Data released by the Federal Reserve last week revealed that consumer credit growth at credit unions outpaced consumer credit of banks and other finance firms during the fourth quarter of 2012.
Banks saw a 2.7 percent consumer credit growth in the fourth quarter, but credit unions’ growth slightly outpaced other institutions at three percent, 10 times the 0.3 percent growth rate at finance companies. Last December, credit unions’ total consumer credit rose 0.5 percent from the previous month, while banks and finance firms saw respective increases of 1.9 percent and 0.1 percent, according to Credit Union Insight.
Total consumer credit, which does not include real estate loans, grew at a seasonally adjusted, annualized rate of 6.3 percent last December. Doug Christman, a research associate at the National Association of Federal Credit Unions, said that non-revolving credit has driven the growth of consumer credit as consumers continue to take advantage of record-low interest rates and increasingly take on more student loan debt.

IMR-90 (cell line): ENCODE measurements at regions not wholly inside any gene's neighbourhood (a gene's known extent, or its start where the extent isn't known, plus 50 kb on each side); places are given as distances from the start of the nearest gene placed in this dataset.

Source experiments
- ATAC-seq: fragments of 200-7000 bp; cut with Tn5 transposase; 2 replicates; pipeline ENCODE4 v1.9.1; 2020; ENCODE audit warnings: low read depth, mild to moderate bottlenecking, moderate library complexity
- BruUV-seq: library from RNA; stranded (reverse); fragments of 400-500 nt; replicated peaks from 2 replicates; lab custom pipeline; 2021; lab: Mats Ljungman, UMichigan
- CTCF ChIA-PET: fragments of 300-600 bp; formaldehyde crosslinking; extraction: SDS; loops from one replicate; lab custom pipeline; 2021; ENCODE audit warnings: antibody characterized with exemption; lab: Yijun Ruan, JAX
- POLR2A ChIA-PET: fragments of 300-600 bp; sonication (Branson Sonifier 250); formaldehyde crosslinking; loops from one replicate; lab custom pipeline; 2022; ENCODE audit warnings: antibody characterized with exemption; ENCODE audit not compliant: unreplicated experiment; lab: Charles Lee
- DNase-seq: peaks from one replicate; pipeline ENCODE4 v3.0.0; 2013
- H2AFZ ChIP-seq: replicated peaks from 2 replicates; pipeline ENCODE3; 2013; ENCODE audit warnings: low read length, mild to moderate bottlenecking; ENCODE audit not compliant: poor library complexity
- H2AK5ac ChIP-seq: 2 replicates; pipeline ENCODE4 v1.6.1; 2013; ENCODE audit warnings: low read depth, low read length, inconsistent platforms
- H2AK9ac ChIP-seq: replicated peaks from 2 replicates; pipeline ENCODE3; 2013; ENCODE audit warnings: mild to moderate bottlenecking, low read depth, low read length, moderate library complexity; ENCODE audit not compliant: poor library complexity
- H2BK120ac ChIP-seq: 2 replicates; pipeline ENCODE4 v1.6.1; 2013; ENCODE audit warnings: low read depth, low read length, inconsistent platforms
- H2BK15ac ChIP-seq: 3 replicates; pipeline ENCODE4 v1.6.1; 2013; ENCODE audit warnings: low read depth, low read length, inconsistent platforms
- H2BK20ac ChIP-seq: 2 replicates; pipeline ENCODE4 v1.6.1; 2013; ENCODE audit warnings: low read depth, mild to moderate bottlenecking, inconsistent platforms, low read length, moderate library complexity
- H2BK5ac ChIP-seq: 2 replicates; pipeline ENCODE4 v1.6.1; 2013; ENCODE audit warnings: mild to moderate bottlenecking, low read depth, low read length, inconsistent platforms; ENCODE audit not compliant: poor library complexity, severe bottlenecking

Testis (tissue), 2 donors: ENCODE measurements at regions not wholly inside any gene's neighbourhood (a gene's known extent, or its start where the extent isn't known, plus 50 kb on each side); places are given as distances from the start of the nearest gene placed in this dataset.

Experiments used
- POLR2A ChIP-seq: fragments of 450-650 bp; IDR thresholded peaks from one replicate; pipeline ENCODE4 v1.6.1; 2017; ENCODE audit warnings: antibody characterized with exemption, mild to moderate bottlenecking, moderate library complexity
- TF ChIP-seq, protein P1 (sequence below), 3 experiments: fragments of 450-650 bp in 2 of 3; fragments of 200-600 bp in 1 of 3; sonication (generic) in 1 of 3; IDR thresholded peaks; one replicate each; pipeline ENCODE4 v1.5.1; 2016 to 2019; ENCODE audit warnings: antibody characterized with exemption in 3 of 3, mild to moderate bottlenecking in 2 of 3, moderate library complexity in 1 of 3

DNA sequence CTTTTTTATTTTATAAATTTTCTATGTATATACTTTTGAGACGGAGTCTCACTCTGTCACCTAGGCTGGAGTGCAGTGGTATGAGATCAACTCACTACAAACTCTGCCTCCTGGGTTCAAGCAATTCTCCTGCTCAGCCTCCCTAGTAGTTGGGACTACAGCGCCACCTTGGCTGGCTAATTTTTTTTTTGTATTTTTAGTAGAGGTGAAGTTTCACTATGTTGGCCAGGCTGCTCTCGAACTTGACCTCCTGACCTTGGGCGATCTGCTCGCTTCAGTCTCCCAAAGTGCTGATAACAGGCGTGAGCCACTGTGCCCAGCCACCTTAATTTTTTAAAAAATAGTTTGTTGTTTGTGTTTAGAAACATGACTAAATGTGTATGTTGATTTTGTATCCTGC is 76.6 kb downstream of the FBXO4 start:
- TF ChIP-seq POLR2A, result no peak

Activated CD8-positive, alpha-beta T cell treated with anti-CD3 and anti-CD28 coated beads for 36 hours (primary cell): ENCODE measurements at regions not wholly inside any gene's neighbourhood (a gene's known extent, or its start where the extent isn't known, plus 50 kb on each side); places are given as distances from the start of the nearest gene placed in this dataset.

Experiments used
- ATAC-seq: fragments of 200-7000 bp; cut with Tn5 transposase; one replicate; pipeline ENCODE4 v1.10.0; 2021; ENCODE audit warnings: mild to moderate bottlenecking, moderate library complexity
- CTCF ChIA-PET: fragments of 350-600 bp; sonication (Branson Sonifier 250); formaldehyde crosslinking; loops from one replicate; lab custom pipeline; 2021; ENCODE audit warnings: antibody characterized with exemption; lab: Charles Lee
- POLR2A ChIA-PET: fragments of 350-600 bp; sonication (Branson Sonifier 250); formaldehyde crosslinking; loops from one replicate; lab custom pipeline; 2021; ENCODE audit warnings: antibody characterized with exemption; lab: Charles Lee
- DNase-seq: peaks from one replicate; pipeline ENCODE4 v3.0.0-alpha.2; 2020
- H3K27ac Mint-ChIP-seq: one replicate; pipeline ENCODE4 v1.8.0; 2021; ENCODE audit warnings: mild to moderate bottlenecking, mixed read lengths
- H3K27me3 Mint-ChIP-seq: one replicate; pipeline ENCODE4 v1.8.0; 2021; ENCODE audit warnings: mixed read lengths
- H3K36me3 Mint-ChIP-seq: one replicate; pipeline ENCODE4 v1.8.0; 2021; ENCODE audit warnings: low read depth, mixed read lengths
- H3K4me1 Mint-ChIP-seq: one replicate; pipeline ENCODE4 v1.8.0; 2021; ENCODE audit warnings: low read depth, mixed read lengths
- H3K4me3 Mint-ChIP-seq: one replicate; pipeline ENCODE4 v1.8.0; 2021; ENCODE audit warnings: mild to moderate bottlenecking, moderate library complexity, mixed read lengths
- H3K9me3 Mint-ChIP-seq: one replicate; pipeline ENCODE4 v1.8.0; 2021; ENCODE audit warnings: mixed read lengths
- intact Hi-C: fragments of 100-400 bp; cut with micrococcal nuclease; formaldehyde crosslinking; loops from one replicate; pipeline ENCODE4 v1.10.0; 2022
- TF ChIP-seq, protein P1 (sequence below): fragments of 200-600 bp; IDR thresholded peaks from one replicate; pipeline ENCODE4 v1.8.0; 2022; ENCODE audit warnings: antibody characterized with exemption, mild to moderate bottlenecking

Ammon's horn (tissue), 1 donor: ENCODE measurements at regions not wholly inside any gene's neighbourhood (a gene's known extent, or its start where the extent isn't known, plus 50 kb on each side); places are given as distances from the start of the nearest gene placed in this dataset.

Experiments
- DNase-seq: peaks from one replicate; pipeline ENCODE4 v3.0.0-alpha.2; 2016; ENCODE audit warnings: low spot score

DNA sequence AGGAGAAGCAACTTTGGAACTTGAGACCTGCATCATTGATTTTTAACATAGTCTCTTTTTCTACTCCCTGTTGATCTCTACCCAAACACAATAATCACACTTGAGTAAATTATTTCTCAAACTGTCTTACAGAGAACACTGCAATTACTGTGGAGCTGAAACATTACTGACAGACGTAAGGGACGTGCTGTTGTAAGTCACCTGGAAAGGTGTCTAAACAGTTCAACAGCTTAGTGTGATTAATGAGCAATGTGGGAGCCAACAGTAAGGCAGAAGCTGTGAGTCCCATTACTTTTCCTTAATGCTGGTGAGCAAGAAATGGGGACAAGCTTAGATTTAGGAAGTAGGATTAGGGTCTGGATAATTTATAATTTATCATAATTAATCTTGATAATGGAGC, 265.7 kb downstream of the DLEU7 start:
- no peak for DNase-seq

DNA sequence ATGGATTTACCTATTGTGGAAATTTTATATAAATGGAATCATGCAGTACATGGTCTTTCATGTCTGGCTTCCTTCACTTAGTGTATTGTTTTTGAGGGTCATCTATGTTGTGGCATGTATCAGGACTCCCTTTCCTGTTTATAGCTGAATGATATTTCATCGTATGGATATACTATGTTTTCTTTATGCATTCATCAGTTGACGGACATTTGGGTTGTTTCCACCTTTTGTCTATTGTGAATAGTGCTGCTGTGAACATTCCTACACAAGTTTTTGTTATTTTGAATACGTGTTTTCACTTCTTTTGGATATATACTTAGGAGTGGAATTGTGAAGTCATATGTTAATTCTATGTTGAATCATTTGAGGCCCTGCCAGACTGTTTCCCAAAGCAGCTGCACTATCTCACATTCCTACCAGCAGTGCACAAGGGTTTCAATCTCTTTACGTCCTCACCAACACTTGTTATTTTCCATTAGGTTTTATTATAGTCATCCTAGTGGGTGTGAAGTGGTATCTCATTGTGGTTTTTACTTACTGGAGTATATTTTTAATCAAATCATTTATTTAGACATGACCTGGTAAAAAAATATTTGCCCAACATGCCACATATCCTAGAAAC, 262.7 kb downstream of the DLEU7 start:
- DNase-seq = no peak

Consumer credit has increased steadily, due in part to the rapid rise in non-revolving credit, primarily auto and education loans. Revolving credit has not seen a consistent trend over the past several months, Credit Union Insight reports.
In December, credit unions’ share of the total consumer credit was 8.8 percent, while banks took a 43.8 percent share and finance companies took a 24.4 percent share of the market.